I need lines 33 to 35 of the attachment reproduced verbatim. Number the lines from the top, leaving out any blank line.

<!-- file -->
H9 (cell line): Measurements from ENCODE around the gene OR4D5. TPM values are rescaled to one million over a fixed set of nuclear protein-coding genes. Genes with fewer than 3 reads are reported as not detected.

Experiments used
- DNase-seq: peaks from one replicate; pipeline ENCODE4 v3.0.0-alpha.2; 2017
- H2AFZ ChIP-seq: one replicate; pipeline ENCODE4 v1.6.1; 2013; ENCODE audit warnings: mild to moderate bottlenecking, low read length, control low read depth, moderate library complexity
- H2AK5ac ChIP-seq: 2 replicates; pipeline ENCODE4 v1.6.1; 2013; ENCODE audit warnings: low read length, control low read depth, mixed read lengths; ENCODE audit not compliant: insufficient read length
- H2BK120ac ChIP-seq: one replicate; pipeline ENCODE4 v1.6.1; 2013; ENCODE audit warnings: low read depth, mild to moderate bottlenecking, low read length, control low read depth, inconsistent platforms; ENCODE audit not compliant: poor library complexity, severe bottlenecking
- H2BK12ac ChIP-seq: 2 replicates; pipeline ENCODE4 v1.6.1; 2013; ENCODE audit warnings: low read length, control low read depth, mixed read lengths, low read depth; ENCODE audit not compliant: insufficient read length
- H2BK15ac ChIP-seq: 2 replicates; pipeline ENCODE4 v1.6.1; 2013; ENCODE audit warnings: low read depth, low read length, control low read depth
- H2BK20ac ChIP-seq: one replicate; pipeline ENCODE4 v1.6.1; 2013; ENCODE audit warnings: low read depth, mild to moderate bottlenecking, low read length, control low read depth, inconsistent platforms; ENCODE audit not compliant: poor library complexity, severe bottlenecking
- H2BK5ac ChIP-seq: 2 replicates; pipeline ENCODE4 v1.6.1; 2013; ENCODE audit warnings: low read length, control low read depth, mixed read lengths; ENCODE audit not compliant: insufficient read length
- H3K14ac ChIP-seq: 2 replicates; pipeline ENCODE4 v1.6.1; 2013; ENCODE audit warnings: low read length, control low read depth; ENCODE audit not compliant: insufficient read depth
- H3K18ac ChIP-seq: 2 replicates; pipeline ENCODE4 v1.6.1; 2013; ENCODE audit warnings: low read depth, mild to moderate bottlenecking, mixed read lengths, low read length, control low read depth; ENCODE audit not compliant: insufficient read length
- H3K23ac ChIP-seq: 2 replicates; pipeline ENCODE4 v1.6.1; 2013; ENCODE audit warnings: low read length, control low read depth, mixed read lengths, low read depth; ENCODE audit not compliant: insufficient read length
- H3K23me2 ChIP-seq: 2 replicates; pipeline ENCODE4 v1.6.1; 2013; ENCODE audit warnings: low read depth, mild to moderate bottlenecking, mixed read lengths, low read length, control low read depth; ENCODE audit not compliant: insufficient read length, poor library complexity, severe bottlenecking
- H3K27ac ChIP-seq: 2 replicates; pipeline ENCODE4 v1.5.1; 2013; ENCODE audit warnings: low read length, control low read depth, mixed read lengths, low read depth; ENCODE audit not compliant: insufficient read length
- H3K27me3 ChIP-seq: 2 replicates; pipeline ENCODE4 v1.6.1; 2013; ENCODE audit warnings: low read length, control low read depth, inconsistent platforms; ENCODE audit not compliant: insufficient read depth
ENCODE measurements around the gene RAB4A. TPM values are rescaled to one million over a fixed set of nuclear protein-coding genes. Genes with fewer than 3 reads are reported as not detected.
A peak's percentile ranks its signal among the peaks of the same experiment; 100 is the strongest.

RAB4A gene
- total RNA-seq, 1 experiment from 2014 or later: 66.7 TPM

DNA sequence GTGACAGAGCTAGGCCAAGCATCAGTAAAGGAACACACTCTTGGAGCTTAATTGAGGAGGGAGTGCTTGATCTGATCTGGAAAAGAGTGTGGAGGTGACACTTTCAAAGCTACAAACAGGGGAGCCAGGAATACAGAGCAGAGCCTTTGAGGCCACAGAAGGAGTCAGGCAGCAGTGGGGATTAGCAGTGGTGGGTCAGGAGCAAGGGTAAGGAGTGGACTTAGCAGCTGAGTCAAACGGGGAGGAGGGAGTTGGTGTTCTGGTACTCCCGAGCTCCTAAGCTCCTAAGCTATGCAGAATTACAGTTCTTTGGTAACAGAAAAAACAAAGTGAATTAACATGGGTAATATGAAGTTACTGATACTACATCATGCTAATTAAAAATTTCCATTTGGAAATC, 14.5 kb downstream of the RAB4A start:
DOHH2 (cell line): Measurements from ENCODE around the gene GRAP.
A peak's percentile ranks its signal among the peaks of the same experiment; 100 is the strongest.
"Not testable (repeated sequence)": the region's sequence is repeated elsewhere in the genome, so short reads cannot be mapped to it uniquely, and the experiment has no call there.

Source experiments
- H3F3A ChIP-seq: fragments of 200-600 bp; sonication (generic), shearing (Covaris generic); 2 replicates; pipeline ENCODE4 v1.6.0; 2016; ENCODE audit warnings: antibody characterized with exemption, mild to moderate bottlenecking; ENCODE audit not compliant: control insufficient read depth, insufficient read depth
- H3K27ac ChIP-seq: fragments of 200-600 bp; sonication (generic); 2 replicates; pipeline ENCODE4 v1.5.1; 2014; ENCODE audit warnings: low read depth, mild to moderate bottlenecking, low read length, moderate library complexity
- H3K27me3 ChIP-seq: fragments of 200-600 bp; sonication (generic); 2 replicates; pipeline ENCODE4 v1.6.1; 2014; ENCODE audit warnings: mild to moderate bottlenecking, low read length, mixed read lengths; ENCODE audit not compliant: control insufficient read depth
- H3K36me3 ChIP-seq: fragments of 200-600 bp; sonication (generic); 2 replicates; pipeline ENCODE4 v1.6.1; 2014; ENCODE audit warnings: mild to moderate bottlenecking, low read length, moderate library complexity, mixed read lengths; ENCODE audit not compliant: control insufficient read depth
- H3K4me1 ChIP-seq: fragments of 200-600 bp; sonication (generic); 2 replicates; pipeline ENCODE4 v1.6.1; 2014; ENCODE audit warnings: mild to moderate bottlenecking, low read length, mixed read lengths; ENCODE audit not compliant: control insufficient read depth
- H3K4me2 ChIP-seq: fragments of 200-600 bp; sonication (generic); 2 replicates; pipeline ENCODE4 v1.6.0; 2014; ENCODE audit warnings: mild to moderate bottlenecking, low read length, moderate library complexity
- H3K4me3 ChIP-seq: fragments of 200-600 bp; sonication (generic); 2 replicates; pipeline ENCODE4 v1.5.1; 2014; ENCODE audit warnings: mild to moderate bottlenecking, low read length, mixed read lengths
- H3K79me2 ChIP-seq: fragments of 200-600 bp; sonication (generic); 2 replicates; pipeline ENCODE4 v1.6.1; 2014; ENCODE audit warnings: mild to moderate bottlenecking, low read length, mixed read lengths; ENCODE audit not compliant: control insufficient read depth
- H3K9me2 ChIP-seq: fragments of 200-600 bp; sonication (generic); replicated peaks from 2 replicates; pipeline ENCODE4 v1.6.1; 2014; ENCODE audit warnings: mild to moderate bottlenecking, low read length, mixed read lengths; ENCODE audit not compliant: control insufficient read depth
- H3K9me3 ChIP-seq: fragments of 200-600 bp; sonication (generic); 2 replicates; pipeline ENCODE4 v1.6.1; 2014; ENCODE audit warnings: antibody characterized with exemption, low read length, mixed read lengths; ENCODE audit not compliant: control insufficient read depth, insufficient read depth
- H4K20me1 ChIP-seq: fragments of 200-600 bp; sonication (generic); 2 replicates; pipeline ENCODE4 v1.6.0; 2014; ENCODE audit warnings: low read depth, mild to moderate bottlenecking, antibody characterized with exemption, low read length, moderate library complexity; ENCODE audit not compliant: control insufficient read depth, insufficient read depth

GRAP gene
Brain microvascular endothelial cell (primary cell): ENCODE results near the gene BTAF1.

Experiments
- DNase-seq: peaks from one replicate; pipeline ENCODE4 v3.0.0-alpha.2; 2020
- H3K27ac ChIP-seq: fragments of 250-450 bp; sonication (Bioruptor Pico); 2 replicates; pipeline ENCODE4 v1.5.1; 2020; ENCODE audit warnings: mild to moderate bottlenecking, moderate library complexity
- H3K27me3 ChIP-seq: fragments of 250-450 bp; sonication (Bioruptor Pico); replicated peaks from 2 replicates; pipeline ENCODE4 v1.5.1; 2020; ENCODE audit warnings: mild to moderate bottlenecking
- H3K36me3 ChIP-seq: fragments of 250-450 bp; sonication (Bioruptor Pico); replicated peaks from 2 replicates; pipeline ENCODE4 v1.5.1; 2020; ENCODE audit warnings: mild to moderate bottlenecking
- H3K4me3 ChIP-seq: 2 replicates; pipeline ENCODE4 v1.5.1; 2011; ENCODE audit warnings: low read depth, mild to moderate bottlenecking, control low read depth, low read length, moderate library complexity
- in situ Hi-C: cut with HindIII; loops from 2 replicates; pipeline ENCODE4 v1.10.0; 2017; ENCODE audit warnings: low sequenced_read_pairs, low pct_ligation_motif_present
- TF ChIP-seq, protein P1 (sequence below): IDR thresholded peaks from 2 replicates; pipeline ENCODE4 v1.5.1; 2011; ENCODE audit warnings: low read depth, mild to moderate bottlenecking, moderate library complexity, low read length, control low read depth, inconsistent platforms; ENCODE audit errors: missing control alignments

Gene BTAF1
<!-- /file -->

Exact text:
- H3K79me2 ChIP-seq: fragments of 200-600 bp; sonication (generic); 2 replicates; pipeline ENCODE4 v1.6.1; 2014; ENCODE audit warnings: mild to moderate bottlenecking, low read length, mixed read lengths; ENCODE audit not compliant: control insufficient read depth
- H3K9me2 ChIP-seq: fragments of 200-600 bp; sonication (generic); replicated peaks from 2 replicates; pipeline ENCODE4 v1.6.1; 2014; ENCODE audit warnings: mild to moderate bottlenecking, low read length, mixed read lengths; ENCODE audit not compliant: control insufficient read depth
- H3K9me3 ChIP-seq: fragments of 200-600 bp; sonication (generic); 2 replicates; pipeline ENCODE4 v1.6.1; 2014; ENCODE audit warnings: antibody characterized with exemption, low read length, mixed read lengths; ENCODE audit not compliant: control insufficient read depth, insufficient read depth